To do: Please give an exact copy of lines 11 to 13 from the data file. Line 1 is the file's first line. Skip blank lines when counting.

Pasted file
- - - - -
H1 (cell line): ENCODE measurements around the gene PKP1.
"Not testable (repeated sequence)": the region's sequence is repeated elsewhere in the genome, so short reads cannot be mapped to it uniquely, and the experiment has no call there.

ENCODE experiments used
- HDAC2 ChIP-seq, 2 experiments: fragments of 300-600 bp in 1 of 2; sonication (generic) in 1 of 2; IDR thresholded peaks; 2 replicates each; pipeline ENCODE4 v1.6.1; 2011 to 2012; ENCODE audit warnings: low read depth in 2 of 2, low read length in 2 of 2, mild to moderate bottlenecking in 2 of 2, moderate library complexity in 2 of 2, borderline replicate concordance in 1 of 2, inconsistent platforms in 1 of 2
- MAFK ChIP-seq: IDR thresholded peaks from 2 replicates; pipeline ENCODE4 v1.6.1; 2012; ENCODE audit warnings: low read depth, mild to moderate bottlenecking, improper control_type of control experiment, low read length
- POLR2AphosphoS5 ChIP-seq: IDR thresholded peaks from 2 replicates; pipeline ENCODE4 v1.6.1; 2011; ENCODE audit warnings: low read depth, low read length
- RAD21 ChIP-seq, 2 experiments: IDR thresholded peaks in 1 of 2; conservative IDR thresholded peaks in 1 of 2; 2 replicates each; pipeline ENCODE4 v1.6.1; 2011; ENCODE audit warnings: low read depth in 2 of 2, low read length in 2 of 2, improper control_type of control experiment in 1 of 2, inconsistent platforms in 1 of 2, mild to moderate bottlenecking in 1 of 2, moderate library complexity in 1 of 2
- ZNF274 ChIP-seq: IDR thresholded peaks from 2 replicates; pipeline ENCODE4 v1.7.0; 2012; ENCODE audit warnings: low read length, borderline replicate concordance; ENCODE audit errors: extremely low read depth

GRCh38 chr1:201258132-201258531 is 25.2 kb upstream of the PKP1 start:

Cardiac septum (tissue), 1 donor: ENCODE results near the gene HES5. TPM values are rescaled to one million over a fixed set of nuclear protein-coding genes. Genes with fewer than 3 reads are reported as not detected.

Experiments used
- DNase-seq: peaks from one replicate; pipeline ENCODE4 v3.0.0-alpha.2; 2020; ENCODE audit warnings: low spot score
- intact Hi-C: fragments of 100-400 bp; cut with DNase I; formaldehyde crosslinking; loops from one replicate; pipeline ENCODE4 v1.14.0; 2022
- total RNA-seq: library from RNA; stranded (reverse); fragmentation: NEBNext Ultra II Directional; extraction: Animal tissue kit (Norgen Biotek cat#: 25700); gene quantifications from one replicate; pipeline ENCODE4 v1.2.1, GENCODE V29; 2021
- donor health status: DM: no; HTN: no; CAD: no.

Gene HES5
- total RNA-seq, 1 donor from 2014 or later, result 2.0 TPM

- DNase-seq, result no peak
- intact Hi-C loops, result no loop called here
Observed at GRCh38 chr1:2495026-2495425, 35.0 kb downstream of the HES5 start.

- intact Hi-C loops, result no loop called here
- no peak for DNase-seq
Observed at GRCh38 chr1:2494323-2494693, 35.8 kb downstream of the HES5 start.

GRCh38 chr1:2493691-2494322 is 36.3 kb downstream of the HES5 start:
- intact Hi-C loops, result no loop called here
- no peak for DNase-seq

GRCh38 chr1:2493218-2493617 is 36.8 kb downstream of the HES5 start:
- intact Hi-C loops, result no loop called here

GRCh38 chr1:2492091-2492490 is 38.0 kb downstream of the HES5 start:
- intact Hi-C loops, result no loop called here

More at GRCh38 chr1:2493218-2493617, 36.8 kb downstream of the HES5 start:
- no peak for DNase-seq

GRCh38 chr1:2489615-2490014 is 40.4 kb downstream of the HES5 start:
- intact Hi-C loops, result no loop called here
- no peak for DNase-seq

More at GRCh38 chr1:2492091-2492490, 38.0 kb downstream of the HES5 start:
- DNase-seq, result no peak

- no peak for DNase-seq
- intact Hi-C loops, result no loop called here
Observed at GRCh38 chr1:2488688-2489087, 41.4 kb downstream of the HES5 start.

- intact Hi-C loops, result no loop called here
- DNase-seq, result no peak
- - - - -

Experiments used
- DNase-seq: peaks from one replicate; pipeline ENCODE4 v3.0.0-alpha.2; 2020; ENCODE audit warnings: low spot score
- intact Hi-C: fragments of 100-400 bp; cut with DNase I; formaldehyde crosslinking; loops from one replicate; pipeline ENCODE4 v1.14.0; 2022